Do you ever feel like you’re just all twisted up in knots?
Like all the stressful events happening in your life just latch onto your insides making your stomach twist and turn more than Chubby Checker teaching everyone in the 60’s how to learn a new dance craze.
Or physically when everything – muscles, ligaments, tendons – in your body decides to revolt against you resulting in the feeling that you’ve been rolled out by a heavy hand, turned and twisted like a pretzel.
Often I find myself twisted. And I have to remind myself that it’s usually me that stresses myself, me that let’s my stomach knot. Me, me, me. It’s all about me.
“Ego and pride is a two headed twist.” ~ T.F. Hodge
But it’s not all about me. The world does not revolve around me. Nor does it require my two cents to continue to revolve around the sun.
I find myself twisted when I focus on myself instead of on God. When I don’t rely on my Savior. When I don’t trust Him to work things out, smooth things over, untie the knots that bind me.
When I don’t allow Him to untwist my pretzel self.
Back in late summer, we took a little respite away from home for just a couple of days to unwind a bit. We traveled to a popular tourist area in our own state and our middle daughter and granddaughter accompanied us on our little jaunt.
One of the fun spots we visited was the Julius Sturgis Pretzel Bakery. We learned a mouthful about pretzels there and we stuffed our mouths with that yummy snack too.
Back in the 1700’s, German immigrants, also known as Pennsylvania Dutch, began baking “soft” pretzels. That was the norm back then; there was no such thing as eating hard pretzels.
But one day, baker Julius Sturgis over-baked a batch of pretzels resulting in hard, what was thought to be inedible, pretzels. But instead of throwing them out to the animals, as was usually done when pretzels were over-baked, he decided to taste them.
He liked the result, so he began deliberately baking hard pretzels. They were a hit and he opened the first commercial pretzel bakery in Lititz, Pennsylvania in 1861.
We not only learned about how the pretzels we eat today got their beginnings, but we got to practice shaping a pretzel as well. The story of that distinctive shape is very interesting.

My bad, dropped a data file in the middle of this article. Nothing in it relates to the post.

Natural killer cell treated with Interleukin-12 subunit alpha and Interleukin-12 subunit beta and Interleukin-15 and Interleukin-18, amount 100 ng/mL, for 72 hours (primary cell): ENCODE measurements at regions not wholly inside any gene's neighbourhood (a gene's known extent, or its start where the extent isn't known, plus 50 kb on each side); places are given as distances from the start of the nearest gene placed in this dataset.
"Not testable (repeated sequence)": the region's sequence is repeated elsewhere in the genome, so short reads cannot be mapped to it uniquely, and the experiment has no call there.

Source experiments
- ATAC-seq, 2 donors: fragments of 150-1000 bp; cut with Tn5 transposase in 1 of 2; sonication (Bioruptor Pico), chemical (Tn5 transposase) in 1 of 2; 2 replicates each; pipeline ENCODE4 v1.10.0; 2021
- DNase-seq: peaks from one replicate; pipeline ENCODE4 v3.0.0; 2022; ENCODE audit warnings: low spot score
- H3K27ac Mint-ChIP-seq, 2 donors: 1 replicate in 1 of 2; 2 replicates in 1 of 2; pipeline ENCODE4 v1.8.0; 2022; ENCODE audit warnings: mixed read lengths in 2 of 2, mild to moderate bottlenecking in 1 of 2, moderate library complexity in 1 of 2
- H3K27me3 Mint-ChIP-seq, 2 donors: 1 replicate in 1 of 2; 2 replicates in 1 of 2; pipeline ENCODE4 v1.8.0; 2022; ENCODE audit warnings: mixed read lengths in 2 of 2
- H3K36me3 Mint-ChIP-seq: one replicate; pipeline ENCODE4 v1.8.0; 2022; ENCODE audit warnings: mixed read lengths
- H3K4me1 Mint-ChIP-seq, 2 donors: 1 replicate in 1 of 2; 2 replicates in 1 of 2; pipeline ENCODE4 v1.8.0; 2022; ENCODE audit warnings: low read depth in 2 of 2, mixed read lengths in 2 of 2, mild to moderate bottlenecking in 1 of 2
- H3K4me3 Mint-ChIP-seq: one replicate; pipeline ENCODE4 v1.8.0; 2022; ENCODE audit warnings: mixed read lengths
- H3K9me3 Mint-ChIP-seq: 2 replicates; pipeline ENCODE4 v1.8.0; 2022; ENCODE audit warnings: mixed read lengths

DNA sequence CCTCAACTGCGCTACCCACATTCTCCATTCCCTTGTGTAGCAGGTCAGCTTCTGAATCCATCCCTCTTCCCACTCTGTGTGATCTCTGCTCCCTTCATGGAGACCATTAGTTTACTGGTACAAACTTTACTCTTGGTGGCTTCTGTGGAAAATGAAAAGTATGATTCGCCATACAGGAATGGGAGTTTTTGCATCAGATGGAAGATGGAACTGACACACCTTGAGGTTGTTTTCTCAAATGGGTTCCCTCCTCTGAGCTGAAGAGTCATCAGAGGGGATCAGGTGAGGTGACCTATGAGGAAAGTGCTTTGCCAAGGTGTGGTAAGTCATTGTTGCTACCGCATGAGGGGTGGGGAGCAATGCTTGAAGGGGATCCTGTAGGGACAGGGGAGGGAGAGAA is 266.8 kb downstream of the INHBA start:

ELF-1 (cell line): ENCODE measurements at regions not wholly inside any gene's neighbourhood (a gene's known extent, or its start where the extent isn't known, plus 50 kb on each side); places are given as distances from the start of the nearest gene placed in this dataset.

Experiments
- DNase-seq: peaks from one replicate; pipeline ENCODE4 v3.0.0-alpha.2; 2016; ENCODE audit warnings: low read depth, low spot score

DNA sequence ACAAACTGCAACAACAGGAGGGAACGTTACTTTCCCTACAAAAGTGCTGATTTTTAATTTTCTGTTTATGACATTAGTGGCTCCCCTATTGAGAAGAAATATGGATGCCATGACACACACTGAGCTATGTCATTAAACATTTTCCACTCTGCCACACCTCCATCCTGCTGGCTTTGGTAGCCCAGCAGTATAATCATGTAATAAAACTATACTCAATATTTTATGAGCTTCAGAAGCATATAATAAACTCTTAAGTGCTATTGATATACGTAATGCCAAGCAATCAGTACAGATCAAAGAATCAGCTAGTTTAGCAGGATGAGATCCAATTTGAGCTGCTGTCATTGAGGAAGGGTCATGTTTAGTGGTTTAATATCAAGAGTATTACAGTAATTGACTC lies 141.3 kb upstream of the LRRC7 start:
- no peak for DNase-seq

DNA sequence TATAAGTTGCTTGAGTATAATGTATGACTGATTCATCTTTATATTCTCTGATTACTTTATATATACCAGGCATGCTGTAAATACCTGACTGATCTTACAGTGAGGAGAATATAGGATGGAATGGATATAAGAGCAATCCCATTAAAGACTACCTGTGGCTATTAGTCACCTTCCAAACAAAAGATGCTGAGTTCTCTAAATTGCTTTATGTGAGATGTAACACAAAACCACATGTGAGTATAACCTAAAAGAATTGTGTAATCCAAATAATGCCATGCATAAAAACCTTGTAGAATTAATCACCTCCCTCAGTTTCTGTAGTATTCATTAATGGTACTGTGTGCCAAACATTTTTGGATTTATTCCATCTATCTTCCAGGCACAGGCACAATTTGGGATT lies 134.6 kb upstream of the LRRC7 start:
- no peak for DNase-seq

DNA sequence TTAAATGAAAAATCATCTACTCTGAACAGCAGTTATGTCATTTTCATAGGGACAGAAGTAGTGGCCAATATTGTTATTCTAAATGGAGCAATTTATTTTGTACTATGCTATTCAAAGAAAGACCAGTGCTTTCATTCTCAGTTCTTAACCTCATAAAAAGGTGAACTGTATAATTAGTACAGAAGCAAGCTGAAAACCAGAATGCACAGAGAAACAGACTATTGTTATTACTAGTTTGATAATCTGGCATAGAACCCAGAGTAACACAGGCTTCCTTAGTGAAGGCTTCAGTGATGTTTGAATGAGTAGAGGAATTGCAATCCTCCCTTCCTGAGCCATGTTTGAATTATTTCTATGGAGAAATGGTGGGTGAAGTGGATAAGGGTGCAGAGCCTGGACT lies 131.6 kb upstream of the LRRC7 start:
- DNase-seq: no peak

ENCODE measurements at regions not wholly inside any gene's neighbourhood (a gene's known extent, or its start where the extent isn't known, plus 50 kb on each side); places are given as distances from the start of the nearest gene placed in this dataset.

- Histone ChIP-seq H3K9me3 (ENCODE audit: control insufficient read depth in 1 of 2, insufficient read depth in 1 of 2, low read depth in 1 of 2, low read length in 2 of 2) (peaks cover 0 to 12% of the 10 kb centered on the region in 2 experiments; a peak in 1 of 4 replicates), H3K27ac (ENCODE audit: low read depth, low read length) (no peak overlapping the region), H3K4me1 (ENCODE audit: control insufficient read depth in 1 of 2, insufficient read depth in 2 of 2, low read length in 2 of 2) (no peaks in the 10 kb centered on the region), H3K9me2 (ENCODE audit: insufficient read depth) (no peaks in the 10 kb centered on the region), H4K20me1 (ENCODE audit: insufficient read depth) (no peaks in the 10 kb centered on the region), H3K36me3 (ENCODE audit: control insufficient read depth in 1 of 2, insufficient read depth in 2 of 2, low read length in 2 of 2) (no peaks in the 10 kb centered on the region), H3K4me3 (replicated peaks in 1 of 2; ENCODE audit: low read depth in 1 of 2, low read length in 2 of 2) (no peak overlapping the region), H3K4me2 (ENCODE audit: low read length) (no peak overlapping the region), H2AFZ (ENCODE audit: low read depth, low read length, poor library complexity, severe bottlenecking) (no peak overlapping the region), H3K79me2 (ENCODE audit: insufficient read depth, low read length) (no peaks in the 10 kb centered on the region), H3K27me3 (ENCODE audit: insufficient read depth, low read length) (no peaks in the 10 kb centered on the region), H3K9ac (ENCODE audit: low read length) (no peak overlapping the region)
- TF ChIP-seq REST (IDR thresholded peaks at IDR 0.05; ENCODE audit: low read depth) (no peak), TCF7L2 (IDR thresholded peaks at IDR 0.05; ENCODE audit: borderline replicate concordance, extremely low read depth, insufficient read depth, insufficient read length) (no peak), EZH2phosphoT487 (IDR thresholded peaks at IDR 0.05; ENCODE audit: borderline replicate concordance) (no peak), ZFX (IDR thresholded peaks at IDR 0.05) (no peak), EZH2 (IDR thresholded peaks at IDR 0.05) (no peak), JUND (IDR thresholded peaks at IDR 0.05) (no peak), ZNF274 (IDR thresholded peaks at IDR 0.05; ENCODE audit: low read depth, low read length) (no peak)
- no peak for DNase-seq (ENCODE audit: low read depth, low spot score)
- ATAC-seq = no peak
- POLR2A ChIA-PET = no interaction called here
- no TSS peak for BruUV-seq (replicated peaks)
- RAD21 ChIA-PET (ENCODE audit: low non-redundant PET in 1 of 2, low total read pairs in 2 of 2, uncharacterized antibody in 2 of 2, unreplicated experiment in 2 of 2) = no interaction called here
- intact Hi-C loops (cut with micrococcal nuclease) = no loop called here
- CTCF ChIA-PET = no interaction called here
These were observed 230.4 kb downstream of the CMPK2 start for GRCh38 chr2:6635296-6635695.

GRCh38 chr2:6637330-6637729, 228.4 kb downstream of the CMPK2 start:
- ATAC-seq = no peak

Legend has it that a monk in 610 AD in either Italy or France invented the pretzel when he decided to devise a way to reward little children for memorizing their prayers during the Lenten season. He took some unleavened bread dough and twisted it so it resembled arms crossed in prayer.
While touring the colonial aged building where Julius Sturgis’ pretzel bakery originated, a tour guide talked us through a hands-on demonstration as so we could shape our own pretzels. First we were given a lump of dough (similar to play-dough).
Next we were instructed with the official Sturgis Bakery directions:
- Twisting a pretzel starts with rolling a string of dough 12 inches long.
- Then form a U shape with the dough. This represents a child’s prayers going up to heaven.
- Cross the ends of the dough to form an X, then twist one time. The knot represents the union of marriage between the child’s parents.
- Pull the ends of the dough down and press them unto the bottom of the pretzel.
- The three openings represent the Christian Trinity of Father, Son, and Holy Spirit. The shape also resembles a child’s arms crossed in prayer.” (from Sturgis Pretzel Bakery information sheet)
Who knew? We surely didn’t.
We are a family of pretzel lovers and we just so happen to live in the state where about 80% of America’s pretzels are made. If you’ve never eaten a Pennsylvania pretzel, you don’t know what you’re missing.
At the end of our tour, we each were given a complimentary bag of Sturgis pretzels. Delicious.
Now every time I eat a pretzel, I think of the meaning behind the original pretzel shape. And what I really need to remember is when I feel twisted up like a pretzel, I must raise my pretzel arms in prayer to the Father, Son, and Holy Spirit.
That’s when I will be untwisted.
“Sometimes God writes straightforward in twisted lines.” ~Gloria Trevi